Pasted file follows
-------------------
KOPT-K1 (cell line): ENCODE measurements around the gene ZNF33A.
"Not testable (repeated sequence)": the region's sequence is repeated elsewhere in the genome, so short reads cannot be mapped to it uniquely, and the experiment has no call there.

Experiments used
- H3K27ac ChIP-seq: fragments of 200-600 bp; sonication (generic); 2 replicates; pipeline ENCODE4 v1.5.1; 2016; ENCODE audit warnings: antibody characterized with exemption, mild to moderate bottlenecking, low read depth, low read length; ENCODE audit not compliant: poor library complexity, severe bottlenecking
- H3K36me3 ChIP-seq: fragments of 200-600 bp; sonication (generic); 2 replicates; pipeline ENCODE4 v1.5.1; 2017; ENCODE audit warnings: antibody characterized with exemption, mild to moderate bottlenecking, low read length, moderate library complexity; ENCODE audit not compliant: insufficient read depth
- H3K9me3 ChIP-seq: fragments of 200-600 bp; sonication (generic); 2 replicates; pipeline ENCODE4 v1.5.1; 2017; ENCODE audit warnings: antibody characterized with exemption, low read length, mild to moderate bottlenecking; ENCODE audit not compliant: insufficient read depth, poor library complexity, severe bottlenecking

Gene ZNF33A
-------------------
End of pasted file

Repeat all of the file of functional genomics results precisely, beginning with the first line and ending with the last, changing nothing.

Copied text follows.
KOPT-K1 (cell line): ENCODE measurements around the gene ZNF33A.
"Not testable (repeated sequence)": the region's sequence is repeated elsewhere in the genome, so short reads cannot be mapped to it uniquely, and the experiment has no call there.

Experiments used
- H3K27ac ChIP-seq: fragments of 200-600 bp; sonication (generic); 2 replicates; pipeline ENCODE4 v1.5.1; 2016; ENCODE audit warnings: antibody characterized with exemption, mild to moderate bottlenecking, low read depth, low read length; ENCODE audit not compliant: poor library complexity, severe bottlenecking
- H3K36me3 ChIP-seq: fragments of 200-600 bp; sonication (generic); 2 replicates; pipeline ENCODE4 v1.5.1; 2017; ENCODE audit warnings: antibody characterized with exemption, mild to moderate bottlenecking, low read length, moderate library complexity; ENCODE audit not compliant: insufficient read depth
- H3K9me3 ChIP-seq: fragments of 200-600 bp; sonication (generic); 2 replicates; pipeline ENCODE4 v1.5.1; 2017; ENCODE audit warnings: antibody characterized with exemption, low read length, mild to moderate bottlenecking; ENCODE audit not compliant: insufficient read depth, poor library complexity, severe bottlenecking

Gene ZNF33A